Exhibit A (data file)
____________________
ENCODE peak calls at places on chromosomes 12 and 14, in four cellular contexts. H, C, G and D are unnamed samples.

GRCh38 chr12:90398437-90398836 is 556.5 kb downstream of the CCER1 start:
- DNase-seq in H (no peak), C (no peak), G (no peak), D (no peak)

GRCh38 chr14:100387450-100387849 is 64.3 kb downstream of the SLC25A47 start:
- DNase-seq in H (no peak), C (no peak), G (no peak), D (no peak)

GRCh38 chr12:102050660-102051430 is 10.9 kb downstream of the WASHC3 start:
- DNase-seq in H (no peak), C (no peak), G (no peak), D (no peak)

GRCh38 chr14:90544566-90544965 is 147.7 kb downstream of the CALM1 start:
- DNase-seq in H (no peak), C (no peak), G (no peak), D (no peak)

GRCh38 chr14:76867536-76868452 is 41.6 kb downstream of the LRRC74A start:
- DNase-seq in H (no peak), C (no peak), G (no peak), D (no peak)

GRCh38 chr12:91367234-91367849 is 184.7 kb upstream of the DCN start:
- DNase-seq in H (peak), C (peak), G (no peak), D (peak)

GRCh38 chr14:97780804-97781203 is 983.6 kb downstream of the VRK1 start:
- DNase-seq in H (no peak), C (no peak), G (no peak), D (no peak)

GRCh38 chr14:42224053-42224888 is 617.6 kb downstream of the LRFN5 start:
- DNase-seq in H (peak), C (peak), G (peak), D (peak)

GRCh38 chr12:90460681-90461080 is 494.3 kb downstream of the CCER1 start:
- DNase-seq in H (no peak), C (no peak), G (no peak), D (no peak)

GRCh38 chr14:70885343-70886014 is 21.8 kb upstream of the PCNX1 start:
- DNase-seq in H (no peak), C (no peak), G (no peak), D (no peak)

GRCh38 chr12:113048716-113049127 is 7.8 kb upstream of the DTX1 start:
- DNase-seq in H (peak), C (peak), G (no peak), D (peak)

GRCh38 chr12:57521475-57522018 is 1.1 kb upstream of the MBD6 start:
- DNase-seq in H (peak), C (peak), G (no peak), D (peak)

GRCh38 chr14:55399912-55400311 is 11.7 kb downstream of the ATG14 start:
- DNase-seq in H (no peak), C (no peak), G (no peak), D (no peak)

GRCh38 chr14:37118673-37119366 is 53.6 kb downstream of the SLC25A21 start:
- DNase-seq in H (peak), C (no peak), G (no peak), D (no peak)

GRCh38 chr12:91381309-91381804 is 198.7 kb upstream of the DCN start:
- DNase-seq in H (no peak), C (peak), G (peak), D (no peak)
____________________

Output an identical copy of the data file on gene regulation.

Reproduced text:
ENCODE peak calls at places on chromosomes 12 and 14, in four cellular contexts. H, C, G and D are unnamed samples.

GRCh38 chr12:90398437-90398836 is 556.5 kb downstream of the CCER1 start:
- DNase-seq in H (no peak), C (no peak), G (no peak), D (no peak)

GRCh38 chr14:100387450-100387849 is 64.3 kb downstream of the SLC25A47 start:
- DNase-seq in H (no peak), C (no peak), G (no peak), D (no peak)

GRCh38 chr12:102050660-102051430 is 10.9 kb downstream of the WASHC3 start:
- DNase-seq in H (no peak), C (no peak), G (no peak), D (no peak)

GRCh38 chr14:90544566-90544965 is 147.7 kb downstream of the CALM1 start:
- DNase-seq in H (no peak), C (no peak), G (no peak), D (no peak)

GRCh38 chr14:76867536-76868452 is 41.6 kb downstream of the LRRC74A start:
- DNase-seq in H (no peak), C (no peak), G (no peak), D (no peak)

GRCh38 chr12:91367234-91367849 is 184.7 kb upstream of the DCN start:
- DNase-seq in H (peak), C (peak), G (no peak), D (peak)

GRCh38 chr14:97780804-97781203 is 983.6 kb downstream of the VRK1 start:
- DNase-seq in H (no peak), C (no peak), G (no peak), D (no peak)

GRCh38 chr14:42224053-42224888 is 617.6 kb downstream of the LRFN5 start:
- DNase-seq in H (peak), C (peak), G (peak), D (peak)

GRCh38 chr12:90460681-90461080 is 494.3 kb downstream of the CCER1 start:
- DNase-seq in H (no peak), C (no peak), G (no peak), D (no peak)

GRCh38 chr14:70885343-70886014 is 21.8 kb upstream of the PCNX1 start:
- DNase-seq in H (no peak), C (no peak), G (no peak), D (no peak)

GRCh38 chr12:113048716-113049127 is 7.8 kb upstream of the DTX1 start:
- DNase-seq in H (peak), C (peak), G (no peak), D (peak)

GRCh38 chr12:57521475-57522018 is 1.1 kb upstream of the MBD6 start:
- DNase-seq in H (peak), C (peak), G (no peak), D (peak)

GRCh38 chr14:55399912-55400311 is 11.7 kb downstream of the ATG14 start:
- DNase-seq in H (no peak), C (no peak), G (no peak), D (no peak)

GRCh38 chr14:37118673-37119366 is 53.6 kb downstream of the SLC25A21 start:
- DNase-seq in H (peak), C (no peak), G (no peak), D (no peak)

GRCh38 chr12:91381309-91381804 is 198.7 kb upstream of the DCN start:
- DNase-seq in H (no peak), C (peak), G (peak), D (no peak)